As I mentioned in a previous post (or two), different types of skin will leave traces on the underlying bone, and much of this has to do with how close the tissues come to the bone, and how that bone might support them. In rhinos, the nasal boss supports a large network of dense fibers which form a pad that the nasal horn grows on, and this bone is spiky, bears numerous tiny foramina for enervation of the pad and horn, and the structure of bone is irregular and somewhat porous, but not cancellous. This type of bone structure also appears in the palates of turtles, and on the mandibles of some species (specifically, Caretta caretta appears to have a particularly dense network of foramina in irregular bone with this morphology, and the entire mandibular symphysis is covered in a pad which forms a dome-like structure in a slight crescent shape — this is matched on the palate, with a similar structure, by a peaked dome), in which a distinct dense pad is present as a continuation of the marginal beak. As far as I can tell, while this is described in general in various turtles, the exact and particular structure of this has escaped distinct analysis.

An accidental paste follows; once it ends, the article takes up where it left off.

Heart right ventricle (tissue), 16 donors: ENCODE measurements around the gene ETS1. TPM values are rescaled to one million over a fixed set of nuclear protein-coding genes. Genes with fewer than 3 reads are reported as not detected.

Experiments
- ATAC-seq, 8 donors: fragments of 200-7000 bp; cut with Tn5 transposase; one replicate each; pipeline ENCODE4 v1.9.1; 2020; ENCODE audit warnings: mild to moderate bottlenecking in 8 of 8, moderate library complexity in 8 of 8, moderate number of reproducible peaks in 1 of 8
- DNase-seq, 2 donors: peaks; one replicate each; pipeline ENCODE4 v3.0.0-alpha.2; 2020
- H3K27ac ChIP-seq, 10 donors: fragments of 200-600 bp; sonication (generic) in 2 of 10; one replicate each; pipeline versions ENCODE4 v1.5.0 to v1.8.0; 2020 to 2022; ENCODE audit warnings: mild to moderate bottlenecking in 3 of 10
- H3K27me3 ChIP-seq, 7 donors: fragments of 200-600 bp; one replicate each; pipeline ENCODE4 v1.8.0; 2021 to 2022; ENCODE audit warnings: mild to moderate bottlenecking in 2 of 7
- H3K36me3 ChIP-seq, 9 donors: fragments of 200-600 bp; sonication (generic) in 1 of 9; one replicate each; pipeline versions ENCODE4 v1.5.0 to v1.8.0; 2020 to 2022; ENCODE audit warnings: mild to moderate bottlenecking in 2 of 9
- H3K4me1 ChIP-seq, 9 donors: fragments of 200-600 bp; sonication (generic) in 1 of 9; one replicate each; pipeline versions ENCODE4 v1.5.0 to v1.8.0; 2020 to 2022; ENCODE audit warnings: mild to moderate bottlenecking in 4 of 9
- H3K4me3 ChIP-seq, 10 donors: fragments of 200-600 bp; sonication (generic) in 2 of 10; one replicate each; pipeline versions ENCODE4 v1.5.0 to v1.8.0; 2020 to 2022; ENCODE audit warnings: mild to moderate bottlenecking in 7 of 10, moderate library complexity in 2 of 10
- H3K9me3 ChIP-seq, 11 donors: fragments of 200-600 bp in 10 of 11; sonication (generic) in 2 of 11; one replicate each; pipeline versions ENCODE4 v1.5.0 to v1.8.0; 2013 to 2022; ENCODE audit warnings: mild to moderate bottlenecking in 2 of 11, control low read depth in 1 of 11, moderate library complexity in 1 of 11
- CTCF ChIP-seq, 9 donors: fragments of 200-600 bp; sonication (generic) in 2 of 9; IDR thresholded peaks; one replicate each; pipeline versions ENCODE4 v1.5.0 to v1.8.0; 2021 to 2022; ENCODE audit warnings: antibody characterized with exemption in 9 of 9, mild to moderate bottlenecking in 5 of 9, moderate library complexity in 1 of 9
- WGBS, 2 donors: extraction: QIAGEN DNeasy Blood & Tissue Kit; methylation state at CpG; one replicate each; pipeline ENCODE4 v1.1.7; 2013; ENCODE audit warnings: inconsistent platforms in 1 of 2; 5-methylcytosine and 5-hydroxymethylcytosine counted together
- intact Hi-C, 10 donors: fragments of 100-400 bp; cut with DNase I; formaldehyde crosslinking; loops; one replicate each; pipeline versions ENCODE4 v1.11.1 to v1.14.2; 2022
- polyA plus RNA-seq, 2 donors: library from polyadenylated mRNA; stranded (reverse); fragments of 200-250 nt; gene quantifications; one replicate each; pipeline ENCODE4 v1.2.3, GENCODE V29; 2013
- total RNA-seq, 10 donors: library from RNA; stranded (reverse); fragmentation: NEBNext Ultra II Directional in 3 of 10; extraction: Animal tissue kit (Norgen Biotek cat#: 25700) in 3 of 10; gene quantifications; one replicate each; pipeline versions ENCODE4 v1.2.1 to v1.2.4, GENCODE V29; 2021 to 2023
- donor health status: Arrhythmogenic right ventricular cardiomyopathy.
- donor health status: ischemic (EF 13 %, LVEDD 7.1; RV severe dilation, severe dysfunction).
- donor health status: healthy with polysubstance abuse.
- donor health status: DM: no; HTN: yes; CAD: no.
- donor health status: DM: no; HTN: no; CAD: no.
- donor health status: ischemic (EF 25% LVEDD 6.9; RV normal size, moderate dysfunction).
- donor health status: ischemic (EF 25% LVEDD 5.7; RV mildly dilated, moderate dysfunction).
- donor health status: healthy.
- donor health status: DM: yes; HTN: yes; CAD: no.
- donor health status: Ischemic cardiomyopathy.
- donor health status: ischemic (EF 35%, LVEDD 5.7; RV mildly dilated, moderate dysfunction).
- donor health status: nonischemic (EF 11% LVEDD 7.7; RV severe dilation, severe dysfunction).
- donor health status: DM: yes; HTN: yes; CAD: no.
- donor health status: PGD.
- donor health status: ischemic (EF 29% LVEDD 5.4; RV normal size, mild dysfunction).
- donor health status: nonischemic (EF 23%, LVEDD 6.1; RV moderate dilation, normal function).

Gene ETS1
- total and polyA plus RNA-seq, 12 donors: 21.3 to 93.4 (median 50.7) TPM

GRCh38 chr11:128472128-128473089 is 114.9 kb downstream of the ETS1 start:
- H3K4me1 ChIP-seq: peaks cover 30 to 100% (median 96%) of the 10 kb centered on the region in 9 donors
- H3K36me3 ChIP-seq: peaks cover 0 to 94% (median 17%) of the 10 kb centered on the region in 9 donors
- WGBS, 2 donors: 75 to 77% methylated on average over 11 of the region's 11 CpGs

Tissue, or rather the density of connective fibers, leaves marks on bones, and the more dense the amount of fibers, the more marks are left on the bone. Keratinized skin doesn’t really leave that much of a mark on the bone, though adhering, armor-like skin does, in the form of highly-spiky bone surfaces, as seen in crocodilians. Instead, keratinized skin may be somewhat loose and thus not be directly inferrable. There are some suggestions, drawn from extant birds, that tough skin, such as around the brows of raptors, or around the casques of birds that have them, will be present when the features of the skull suggest they may be useful. In oviraptorids, this involves the broad interorbital rim but in ornithischians it will involve the palpebral, and it is why I always illustrate my ornithischians with “angry eye” brows — they also look cool that way. Such brows form the dorsal margin of the eye-socket, and somewhat wrap around the dorsolateral margins and thus enclose the eye to a degree. In oviraptorids, then this would expand the “orbital width” even further than it already is, and give them a “heavy eye.” Below is an exemplar, from a white-headed vulture (Trigoniceps occipitalis):
The orbit of oviraptorids faces largely laterally, with very, very little rostral tilt, suggesting that there was a limited amount of stereoscopy involved. This, one might say, would be a sure sign that oviraptorids might not make perfect predators. I’ll get to this another day.